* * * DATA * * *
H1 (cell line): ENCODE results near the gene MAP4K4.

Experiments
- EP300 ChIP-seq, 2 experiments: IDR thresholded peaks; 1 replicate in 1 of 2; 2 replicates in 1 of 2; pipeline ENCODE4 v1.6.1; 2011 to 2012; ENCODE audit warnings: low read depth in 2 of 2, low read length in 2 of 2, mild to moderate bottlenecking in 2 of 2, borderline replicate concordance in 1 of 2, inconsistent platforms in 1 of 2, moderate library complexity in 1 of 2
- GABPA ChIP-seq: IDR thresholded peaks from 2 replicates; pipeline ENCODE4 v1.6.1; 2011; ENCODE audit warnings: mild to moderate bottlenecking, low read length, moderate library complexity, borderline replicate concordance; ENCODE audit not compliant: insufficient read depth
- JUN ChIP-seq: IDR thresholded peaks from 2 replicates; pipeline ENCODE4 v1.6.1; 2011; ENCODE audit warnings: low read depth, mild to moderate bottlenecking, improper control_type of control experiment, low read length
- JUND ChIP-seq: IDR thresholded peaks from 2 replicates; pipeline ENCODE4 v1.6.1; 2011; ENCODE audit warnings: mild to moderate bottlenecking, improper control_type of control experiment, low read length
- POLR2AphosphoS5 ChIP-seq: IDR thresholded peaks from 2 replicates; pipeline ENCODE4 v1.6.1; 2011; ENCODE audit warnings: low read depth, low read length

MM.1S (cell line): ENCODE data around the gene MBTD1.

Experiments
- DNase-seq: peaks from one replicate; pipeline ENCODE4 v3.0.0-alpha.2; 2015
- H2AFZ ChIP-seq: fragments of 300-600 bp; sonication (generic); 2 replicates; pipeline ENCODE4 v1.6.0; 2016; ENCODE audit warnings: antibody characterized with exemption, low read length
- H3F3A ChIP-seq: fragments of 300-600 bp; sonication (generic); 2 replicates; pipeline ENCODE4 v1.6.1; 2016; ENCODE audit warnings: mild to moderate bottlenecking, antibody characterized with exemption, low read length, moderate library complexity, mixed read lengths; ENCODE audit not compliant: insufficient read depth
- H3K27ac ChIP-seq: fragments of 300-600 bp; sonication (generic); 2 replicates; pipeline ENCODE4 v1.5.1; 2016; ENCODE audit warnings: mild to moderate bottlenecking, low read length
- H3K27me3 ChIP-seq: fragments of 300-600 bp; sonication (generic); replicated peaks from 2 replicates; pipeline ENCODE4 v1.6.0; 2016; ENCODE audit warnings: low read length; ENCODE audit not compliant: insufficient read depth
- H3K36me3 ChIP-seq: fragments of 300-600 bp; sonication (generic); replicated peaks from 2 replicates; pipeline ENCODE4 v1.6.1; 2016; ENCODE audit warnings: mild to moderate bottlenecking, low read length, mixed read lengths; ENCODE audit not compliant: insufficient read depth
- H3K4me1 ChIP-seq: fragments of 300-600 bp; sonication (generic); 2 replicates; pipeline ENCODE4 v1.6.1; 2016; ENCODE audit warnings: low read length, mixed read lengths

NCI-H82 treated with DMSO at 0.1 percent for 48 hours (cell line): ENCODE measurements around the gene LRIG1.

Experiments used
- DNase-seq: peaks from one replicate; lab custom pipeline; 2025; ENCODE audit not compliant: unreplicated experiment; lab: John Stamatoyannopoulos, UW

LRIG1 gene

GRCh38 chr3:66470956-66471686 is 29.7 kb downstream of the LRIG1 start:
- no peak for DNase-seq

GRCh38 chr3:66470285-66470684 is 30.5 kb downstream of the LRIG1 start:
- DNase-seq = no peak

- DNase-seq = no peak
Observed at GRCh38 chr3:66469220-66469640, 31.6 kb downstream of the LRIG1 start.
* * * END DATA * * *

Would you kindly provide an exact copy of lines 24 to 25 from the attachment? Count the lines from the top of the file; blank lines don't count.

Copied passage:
- DNase-seq = no peak

- DNase-seq = no peak